Adolescence is an important time to consider the risk of vaccine preventable disease and the benefits of immunisation. By adolescence, immunity previously obtained from childhood vaccines can begin to decline and certain behaviours or risk factors can mean that individuals in this age group are vulnerable to other vaccine preventable diseases. As a result ‘booster’ doses of previous vaccines, as well as additional vaccines, are recommended. Many of these vaccines are offered for free on the National Immunisation Program (NIP) as part of the secondary school immunisation program (SSIP). Other recommended vaccines can be provided at cost.

Where to access vaccines

Council immunisation nurses coordinate the administration of NIP vaccines to secondary school students at school during school hours. These vaccines can also be obtained or through GP clinics. Accredited pharmacist immunisers can provide some NIP vaccines recommended in this age group (eg. meningococcal ACWY).

Other recommended vaccines can also be obtained at cost via some council-run immunisation sessions, GP clinics, pharmacies or state COVID-19 vaccine hubs.

Consent

Generally speaking, a parent, legal guardian or other medical treatment decision maker of a child (under the age of 18 years) can provide consent for vaccination on their behalf.

In some circumstances a child or adolescent may be determined as mature enough to understand the proposed procedure explained to them by a medical practitioner or experienced immuniser (Gillick competence). In these circumstances they may provide their own consent.

If a child or adolescent refuses a vaccination after valid consent has been provided, it is important to respect their wishes and withhold vaccination.

National Immunisation Program vaccines

Human papillomavirus (HPV)

Up to 90% of the population will be infected with a human papillomavirus (HPV) strain within their lifetime. Most HPV infections have no clinical symptoms. This means that people infected with HPV often do not know they have it and can continue transmitting the virus to others. Strains of HPV are most commonly sexually transmitted.  Vaccination against HPV can prevent genital warts and cancers caused by the disease. HPV vaccines (Gardasil®9) are part of the SSIP, with a two-dose schedule (for immunocompetent individuals) administered in year 7 (12-14 years of age).

Diptheria-tetanus-pertussis

A primary course of diphtheriatetanuspertussis (DTPa) is administered in early childhood with a booster dose of dTpa recommended for adolescents in order to provide ongoing protection into adulthood. A single dose of dTpa (Boostrix®) is administered as part of the SSIP in year 7 (12-14 years of age).

Meningococcal ACWY

Meningococcal disease is caused by the bacteria Neisseria meningitidis. There are 13 known sub-types (serogroups) and of these, 5 are currently vaccine preventable (B and A, C, W, Y).

Meningococcal disease is most prevalent in children aged ≤ 2 years, however there is another peak in disease among adolescents and young adults aged 15-24 years. A single dose of meningococcal ACWY (Nimenrix®) is funded as part of the SSIP for adolescents in year 10 with a catch up program available for those who missed this dose (15-19 years). Those with special risk factors (eg. immune suppression or asplenia) are also recommended to receive additional doses of meningococcal ACWY.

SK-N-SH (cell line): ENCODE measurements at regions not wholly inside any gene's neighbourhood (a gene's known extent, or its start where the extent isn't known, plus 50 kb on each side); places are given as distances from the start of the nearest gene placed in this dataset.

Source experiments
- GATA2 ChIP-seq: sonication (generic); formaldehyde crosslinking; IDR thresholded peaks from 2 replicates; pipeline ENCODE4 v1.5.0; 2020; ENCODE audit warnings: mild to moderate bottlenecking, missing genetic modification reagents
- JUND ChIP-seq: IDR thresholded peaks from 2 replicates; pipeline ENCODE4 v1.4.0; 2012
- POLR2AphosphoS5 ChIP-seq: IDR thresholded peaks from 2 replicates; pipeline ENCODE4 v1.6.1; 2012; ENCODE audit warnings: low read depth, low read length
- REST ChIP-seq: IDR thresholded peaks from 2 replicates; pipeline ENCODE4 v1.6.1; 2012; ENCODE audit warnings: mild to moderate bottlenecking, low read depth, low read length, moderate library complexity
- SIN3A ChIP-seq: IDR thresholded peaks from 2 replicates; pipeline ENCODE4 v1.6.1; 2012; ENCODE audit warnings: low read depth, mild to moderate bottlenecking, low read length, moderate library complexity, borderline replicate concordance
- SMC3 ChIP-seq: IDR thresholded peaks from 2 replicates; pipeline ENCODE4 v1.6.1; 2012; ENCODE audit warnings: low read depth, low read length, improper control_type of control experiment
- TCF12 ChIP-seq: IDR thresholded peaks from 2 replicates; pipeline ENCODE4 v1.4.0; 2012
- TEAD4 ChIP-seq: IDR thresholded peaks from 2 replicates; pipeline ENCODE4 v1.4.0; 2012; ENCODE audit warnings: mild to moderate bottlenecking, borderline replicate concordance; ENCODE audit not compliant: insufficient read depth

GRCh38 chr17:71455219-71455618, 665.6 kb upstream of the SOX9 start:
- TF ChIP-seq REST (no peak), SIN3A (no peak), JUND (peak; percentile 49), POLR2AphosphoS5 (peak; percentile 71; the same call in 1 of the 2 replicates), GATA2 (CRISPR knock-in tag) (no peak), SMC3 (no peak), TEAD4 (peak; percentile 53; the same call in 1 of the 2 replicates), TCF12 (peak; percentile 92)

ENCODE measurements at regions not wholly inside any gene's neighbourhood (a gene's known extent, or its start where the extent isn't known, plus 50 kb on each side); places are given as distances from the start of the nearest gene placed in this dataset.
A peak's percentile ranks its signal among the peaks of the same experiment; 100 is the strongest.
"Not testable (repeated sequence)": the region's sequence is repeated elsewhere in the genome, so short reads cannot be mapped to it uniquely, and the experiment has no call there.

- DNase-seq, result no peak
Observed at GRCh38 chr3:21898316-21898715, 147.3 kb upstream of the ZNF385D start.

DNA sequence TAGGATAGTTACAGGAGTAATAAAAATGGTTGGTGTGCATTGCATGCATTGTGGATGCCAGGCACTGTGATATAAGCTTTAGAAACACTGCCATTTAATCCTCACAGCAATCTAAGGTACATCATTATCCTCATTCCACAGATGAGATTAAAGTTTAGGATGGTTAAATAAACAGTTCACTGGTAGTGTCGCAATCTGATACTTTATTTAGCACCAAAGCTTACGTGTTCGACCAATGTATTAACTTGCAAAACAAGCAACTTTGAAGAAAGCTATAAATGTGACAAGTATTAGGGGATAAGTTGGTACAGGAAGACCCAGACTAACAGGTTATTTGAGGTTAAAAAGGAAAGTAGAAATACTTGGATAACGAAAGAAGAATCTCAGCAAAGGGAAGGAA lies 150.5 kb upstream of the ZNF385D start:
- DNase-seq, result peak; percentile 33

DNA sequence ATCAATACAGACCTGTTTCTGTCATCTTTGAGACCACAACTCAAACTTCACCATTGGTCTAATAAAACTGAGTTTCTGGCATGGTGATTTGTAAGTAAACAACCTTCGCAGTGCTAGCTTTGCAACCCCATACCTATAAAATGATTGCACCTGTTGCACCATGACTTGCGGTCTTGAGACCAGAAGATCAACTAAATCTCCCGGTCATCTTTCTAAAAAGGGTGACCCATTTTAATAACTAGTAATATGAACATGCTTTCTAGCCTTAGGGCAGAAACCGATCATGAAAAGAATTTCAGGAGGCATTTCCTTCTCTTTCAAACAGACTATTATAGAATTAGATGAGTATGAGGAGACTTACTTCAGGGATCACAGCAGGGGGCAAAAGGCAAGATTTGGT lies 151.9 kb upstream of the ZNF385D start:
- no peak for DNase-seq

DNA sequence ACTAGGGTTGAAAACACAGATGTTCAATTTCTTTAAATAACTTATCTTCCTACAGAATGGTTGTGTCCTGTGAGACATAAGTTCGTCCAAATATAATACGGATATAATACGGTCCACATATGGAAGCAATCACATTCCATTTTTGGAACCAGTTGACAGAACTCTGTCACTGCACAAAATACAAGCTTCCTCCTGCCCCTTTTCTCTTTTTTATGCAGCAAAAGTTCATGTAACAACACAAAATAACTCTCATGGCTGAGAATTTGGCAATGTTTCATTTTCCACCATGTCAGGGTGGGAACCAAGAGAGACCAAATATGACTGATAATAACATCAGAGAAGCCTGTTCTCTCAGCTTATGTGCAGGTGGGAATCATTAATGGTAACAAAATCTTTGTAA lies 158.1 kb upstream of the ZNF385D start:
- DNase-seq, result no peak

Additional recommended vaccines

Meningococcal B

Serogroups B, C, W and Y account for the highest number of cases of invasive meningococcal disease (IMD) in Australia, whilst a meningococcal ACWY vaccine is funded as part of the SSIP, meningococcal B vaccines (Bexsero® or Trumenba®) are not currently funded in the adolescent population, but are, however, strongly recommended.

COVID-19

COVID-19 vaccination is recommended for all adolescents. This should be followed by an initial booster dose for all adolescents aged ≥ 16 years and a select group of 12-15 year olds, 3 months after the primary course. A further “winter” booster dose is also recommended for some individuals with increased risk of severe disease. Whilst adolescents have been shown to experience less severe COVID disease, infection rates in this age group have been shown to be similar to adults. Impacts on adolescents such as mental health harms and disruptions to socialisation and education should also be considered. Vaccinating adolescents against COVID-19 is recommended to prevent infection, severe disease and death, as well as long COVID and paediatric multi-system inflammatory syndrome (PIMS-TS).

For further information refer to MVEC: COVID-19 vaccination in children and adolescents.

Influenza

Annual influenza vaccination is safe and strongly recommended for all adolescents. It is funded on the NIP for some at risk groups such as those with cardiac disease, severe asthma or diabetes. In 2022, some Australian states are also funding influenza vaccines for all individuals who usually do not meet the criteria for a funded dose. Those who are not funded to receive influenza vaccines and still wish to be vaccinated can purchase vaccines for a small fee.

Resources

Authors: Nigel Crawford (Director, SAEFVIC, Murdoch Children’s Research Institute), Mel Addison (SAEFVIC Research Nurse, Murdoch Children’s Research Institute), Rachael McGuire (MVEC Education Nurse Coordinator)

Reviewed by: Rachael McGuire (MVEC Education Nurse Coordinator)

Date: August 30, 2022

Materials in this section are updated as new information and vaccines become available. The Melbourne Vaccine Education Centre (MVEC) staff regularly reviews materials for accuracy.

You should not consider the information in this site to be specific, professional medical advice for your personal health or for your family’s personal health. For medical concerns, including decisions about vaccinations, medications and other treatments, you should always consult a healthcare professional.